The Swannanoa Valley Montessori School has combined its two campuses in a move that its administrators believe has bolstered education and fostered leadership skills in its older students.
The non-profit, private school established in 2003 brought its elementary students to its main campus at 130 Center Ave. in Black Mountain for the 2015-16 school year. It now provides education for 55 students under one roof in age groups 3 to 6 years old and 6 to 12 years old.
“This was a long-term goal that we were able to realize this school year,” director Katie Hanning said. “Having everyone on the same campus is a dream come true. Students are able to go from learning to mastery to mentoring. Bringing everyone together gives a multi-age dynamic to classroom learning.
“Older students work with younger ones, and it definitely gives all ages a clear sense of accomplishment. It teaches our students to take care of the greater community of their school.”
Diane Jackson, the school’s media coordinator and office manager, is a retired primary school teacher with some 33 years of teaching experience in the Buncombe County school system. She thinks bringing the elementary students to the main campus is a practical and beneficial move for everyone.
“Having the elementary program on the same campus with the kindergarten students allows us to offer many opportunities for the students to engage in lessons that introduce them to higher level skills than we could provide without the elementary teachers in the same location.
“For example, the kindergarten students recently joined with the elementary students for a writers workshop. This is the first opportunity we have had to offer this learning experience to them. They were able to go into the older students’ classroom, join with them in the whole group discussion and then break into a special group to work on writing skills. As the afternoon progressed, we had some amazed young children as they worked with the older students.”
As recently as 2013, the Swannanoa Valley Montessori School was working toward moving the elementary students to a campus in Asheville. When the new site wasn’t ready for the opening of school, it rented classrooms in Black Mountain’s Carver Community Center to house the elementary classes.
“We realized if we pursued going the Asheville path with our elementary students, we would not be able to keep our commitment of providing a quality Montessori education for all of our students from the Swannanoa Valley,” Hanning said. “Consolidating classes on our original campus made more sense for students, teachers and parents.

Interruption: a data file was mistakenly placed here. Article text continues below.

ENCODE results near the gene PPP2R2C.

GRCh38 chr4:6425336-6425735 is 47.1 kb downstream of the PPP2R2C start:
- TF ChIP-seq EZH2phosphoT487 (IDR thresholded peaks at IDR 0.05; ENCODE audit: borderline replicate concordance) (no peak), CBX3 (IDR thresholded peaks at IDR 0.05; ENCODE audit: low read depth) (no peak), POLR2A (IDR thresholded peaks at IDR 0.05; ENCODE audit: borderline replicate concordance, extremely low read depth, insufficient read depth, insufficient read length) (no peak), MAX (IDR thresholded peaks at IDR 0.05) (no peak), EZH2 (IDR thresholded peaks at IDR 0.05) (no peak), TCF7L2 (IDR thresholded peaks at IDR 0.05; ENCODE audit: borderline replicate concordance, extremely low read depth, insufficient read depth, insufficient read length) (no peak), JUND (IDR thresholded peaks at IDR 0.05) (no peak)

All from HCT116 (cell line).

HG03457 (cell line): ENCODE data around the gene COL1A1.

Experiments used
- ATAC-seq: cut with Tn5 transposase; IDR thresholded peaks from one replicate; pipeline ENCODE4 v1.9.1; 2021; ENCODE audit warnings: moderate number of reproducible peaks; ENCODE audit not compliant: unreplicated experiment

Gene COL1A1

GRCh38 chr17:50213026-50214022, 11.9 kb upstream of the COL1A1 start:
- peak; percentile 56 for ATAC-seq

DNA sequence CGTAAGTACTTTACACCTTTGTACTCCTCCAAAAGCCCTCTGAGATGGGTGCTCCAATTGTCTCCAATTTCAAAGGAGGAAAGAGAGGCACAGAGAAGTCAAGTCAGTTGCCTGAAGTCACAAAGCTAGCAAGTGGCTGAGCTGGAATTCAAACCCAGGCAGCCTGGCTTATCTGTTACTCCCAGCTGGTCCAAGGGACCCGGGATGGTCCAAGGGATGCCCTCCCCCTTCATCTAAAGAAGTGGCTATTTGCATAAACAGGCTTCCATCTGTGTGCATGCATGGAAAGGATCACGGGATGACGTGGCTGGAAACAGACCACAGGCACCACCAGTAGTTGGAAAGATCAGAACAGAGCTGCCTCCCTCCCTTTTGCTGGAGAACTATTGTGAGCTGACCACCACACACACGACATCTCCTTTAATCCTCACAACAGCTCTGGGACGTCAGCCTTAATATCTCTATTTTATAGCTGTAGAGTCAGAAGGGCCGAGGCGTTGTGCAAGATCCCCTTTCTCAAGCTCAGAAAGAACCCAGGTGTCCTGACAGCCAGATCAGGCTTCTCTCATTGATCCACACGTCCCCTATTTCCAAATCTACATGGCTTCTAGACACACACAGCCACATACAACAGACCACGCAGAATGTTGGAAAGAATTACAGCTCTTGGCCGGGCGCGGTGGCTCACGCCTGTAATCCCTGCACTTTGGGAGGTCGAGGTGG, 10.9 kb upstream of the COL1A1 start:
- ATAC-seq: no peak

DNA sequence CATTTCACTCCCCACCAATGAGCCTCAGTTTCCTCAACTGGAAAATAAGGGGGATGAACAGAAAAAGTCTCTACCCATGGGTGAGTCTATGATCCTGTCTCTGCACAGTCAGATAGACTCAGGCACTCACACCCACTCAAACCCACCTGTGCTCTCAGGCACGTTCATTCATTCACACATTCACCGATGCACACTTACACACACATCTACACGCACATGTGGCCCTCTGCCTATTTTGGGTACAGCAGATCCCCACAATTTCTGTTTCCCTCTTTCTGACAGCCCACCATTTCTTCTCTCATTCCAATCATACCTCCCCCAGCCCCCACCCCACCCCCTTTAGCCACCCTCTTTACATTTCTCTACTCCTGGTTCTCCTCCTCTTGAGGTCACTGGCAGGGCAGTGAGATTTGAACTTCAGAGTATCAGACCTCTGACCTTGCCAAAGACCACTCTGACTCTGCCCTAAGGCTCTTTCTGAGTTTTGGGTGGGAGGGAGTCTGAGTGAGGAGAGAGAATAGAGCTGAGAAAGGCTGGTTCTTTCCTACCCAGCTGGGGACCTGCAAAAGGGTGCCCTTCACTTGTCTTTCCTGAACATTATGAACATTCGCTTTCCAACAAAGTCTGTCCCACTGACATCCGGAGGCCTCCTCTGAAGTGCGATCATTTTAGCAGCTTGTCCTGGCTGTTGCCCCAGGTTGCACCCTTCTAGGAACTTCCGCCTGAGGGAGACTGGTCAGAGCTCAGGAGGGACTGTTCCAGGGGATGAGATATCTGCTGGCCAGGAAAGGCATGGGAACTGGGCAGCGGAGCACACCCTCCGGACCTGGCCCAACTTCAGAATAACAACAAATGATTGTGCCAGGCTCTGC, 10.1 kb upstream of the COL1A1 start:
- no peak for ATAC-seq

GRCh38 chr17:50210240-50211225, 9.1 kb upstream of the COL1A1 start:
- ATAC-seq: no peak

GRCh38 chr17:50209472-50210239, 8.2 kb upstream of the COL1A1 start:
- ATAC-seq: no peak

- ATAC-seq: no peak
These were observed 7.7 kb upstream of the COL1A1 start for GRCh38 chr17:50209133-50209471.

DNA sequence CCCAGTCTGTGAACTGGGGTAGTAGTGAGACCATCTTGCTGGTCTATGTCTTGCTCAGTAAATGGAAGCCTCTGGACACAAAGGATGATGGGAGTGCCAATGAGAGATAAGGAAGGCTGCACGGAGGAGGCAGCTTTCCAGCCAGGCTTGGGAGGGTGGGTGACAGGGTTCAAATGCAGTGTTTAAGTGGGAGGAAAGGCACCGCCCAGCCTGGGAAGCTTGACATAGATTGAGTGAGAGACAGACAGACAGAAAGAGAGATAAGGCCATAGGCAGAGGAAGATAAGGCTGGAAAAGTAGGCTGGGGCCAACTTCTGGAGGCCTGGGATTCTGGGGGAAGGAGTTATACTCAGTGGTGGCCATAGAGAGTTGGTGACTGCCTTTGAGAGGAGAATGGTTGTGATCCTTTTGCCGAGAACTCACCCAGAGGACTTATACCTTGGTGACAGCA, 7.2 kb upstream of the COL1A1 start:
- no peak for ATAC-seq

“Also it made good financial sense to not pay rent on the Carver site and at our main campus. We saved money by consolidating the grades this year. Also, we lost two teachers that we did not replace because with all teachers under one roof we have enough to cover all classes. Our teaching team is strong, and the cross-staffing opportunities are beneficial for teachers and students. For example our preschool music teacher is also the art teacher for the elementary students. Our reading teacher works with the young students and elementary grades.”
Hanning pointed out that the different-aged students working together draws out kindness in the older ones and awe in the younger ones who look up to the older ones as if they were superheroes.
Jennifer Hermance, elementary coordinator and lead elementary Montessori teacher, said combining the grades has already produced results.
“The elementary students can actually see and have contact with the younger students and know who they are,” she said. “Parents are able to stop in and see what elementary classes are all about. I am able to do more group activities with kindergarten and elementary students like art and writing without transporting the elementary students to the main campus. They also are able to have physical education classes together. The older students look out for the younger ones.”